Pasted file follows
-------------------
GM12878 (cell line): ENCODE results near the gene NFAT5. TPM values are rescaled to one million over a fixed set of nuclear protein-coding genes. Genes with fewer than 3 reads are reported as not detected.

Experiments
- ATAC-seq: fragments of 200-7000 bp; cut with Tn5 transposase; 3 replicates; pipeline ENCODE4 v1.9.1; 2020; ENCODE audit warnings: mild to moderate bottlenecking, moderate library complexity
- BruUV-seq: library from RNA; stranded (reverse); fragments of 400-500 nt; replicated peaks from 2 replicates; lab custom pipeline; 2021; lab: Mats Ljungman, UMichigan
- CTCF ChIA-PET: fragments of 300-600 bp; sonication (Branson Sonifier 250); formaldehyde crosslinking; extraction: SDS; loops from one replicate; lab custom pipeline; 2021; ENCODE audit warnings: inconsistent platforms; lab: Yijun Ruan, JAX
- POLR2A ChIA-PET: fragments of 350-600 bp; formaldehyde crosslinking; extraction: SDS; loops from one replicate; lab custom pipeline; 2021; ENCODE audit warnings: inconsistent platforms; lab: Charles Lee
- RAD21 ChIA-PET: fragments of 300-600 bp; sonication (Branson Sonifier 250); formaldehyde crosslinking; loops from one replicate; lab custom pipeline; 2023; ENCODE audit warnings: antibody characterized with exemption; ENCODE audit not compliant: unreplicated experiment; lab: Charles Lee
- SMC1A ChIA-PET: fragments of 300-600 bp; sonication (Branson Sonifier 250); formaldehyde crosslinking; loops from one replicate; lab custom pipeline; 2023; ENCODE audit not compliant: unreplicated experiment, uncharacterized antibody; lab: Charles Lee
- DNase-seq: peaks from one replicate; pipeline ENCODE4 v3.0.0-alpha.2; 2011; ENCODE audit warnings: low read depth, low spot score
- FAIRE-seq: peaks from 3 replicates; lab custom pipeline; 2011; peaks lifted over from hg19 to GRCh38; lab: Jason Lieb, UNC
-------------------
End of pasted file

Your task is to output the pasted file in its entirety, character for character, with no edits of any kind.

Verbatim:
GM12878 (cell line): ENCODE results near the gene NFAT5. TPM values are rescaled to one million over a fixed set of nuclear protein-coding genes. Genes with fewer than 3 reads are reported as not detected.

Experiments
- ATAC-seq: fragments of 200-7000 bp; cut with Tn5 transposase; 3 replicates; pipeline ENCODE4 v1.9.1; 2020; ENCODE audit warnings: mild to moderate bottlenecking, moderate library complexity
- BruUV-seq: library from RNA; stranded (reverse); fragments of 400-500 nt; replicated peaks from 2 replicates; lab custom pipeline; 2021; lab: Mats Ljungman, UMichigan
- CTCF ChIA-PET: fragments of 300-600 bp; sonication (Branson Sonifier 250); formaldehyde crosslinking; extraction: SDS; loops from one replicate; lab custom pipeline; 2021; ENCODE audit warnings: inconsistent platforms; lab: Yijun Ruan, JAX
- POLR2A ChIA-PET: fragments of 350-600 bp; formaldehyde crosslinking; extraction: SDS; loops from one replicate; lab custom pipeline; 2021; ENCODE audit warnings: inconsistent platforms; lab: Charles Lee
- RAD21 ChIA-PET: fragments of 300-600 bp; sonication (Branson Sonifier 250); formaldehyde crosslinking; loops from one replicate; lab custom pipeline; 2023; ENCODE audit warnings: antibody characterized with exemption; ENCODE audit not compliant: unreplicated experiment; lab: Charles Lee
- SMC1A ChIA-PET: fragments of 300-600 bp; sonication (Branson Sonifier 250); formaldehyde crosslinking; loops from one replicate; lab custom pipeline; 2023; ENCODE audit not compliant: unreplicated experiment, uncharacterized antibody; lab: Charles Lee
- DNase-seq: peaks from one replicate; pipeline ENCODE4 v3.0.0-alpha.2; 2011; ENCODE audit warnings: low read depth, low spot score
- FAIRE-seq: peaks from 3 replicates; lab custom pipeline; 2011; peaks lifted over from hg19 to GRCh38; lab: Jason Lieb, UNC